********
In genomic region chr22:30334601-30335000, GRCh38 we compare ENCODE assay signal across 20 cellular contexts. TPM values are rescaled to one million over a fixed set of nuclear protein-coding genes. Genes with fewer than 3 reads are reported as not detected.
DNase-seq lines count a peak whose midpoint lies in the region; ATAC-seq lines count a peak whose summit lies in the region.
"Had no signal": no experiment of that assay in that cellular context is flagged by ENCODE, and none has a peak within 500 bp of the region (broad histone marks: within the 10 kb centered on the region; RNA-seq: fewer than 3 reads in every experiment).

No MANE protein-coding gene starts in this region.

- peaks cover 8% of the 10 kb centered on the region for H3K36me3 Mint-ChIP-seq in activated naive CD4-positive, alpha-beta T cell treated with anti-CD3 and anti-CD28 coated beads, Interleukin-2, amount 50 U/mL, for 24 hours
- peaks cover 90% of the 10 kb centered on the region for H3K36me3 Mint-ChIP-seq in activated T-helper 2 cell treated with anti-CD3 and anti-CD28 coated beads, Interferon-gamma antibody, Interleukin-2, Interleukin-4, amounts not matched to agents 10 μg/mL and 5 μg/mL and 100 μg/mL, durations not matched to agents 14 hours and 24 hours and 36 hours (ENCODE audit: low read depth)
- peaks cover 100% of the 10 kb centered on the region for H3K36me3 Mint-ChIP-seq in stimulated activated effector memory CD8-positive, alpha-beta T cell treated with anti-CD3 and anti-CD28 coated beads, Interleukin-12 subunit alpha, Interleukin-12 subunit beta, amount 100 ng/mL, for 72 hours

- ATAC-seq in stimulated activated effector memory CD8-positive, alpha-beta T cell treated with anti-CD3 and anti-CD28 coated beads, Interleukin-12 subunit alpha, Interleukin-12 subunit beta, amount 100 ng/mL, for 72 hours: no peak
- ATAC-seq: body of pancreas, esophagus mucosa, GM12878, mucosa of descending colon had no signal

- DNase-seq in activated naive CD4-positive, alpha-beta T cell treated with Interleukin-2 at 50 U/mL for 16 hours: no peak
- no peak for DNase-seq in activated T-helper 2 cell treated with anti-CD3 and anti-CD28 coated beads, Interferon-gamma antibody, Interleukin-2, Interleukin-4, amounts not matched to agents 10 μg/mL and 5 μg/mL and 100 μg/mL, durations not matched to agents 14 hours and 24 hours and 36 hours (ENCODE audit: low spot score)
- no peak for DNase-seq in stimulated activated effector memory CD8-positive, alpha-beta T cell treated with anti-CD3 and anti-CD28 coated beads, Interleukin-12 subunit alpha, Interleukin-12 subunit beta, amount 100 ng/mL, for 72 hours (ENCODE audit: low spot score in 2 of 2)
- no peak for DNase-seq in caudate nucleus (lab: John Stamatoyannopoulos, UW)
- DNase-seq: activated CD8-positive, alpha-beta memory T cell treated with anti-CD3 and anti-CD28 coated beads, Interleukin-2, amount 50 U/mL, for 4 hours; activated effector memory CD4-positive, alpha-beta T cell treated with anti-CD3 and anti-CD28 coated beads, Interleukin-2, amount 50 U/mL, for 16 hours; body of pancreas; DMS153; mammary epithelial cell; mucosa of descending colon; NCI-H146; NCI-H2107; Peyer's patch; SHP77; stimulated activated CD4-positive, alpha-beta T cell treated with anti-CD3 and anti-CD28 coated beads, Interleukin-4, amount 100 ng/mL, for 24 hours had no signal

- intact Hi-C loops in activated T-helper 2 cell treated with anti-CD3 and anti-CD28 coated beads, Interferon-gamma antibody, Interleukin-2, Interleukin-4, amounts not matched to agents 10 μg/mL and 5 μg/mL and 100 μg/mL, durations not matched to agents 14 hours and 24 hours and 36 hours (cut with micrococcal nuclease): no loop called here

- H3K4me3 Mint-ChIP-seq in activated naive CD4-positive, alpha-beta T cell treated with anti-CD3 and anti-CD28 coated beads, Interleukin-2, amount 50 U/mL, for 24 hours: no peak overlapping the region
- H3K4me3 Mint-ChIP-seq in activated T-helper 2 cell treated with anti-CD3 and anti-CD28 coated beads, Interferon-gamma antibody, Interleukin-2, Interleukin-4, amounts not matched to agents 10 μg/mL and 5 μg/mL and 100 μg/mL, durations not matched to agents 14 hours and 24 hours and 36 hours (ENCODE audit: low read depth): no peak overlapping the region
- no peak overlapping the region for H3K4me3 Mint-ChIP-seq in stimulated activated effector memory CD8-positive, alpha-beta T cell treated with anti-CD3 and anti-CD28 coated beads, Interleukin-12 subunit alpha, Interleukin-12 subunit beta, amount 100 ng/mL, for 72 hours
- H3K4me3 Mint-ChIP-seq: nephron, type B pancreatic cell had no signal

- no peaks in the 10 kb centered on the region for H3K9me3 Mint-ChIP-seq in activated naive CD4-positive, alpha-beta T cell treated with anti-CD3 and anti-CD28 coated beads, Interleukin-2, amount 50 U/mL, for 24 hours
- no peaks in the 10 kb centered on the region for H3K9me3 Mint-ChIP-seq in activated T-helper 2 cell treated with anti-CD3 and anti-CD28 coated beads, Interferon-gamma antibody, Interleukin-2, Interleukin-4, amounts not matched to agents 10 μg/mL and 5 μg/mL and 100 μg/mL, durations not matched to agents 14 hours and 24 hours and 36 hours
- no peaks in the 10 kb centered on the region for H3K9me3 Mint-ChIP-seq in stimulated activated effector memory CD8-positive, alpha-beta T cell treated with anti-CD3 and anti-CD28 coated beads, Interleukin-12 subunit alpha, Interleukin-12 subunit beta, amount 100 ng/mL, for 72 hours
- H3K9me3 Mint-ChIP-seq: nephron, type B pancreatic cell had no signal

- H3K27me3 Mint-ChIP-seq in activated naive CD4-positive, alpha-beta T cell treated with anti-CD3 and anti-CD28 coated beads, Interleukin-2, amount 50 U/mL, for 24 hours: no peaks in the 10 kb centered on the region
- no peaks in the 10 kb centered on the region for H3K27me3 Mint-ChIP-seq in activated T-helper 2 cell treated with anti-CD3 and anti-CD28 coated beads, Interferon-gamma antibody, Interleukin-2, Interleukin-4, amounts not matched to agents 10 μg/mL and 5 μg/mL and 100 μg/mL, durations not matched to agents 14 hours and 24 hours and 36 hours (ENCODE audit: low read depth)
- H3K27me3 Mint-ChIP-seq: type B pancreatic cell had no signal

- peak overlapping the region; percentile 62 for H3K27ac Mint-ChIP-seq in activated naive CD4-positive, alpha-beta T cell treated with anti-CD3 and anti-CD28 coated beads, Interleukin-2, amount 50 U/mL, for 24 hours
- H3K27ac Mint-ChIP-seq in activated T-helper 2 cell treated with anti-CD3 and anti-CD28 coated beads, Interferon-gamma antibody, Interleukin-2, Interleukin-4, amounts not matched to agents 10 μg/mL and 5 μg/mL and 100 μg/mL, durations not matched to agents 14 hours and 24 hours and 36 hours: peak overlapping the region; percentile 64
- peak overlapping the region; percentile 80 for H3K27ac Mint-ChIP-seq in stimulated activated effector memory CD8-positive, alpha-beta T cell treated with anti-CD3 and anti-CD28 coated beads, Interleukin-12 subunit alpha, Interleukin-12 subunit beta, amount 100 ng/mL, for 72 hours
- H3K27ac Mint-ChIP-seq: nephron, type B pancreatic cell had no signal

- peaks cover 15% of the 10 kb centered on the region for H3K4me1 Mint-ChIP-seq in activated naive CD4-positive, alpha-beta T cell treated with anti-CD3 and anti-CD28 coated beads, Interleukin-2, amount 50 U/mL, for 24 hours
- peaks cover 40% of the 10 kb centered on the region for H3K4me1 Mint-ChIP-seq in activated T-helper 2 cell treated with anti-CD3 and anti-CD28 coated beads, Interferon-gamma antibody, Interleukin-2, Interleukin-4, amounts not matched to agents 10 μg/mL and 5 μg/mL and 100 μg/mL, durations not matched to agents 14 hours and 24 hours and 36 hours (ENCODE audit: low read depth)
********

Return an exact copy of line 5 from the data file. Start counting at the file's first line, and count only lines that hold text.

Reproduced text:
- peaks cover 8% of the 10 kb centered on the region for H3K36me3 Mint-ChIP-seq in activated naive CD4-positive, alpha-beta T cell treated with anti-CD3 and anti-CD28 coated beads, Interleukin-2, amount 50 U/mL, for 24 hours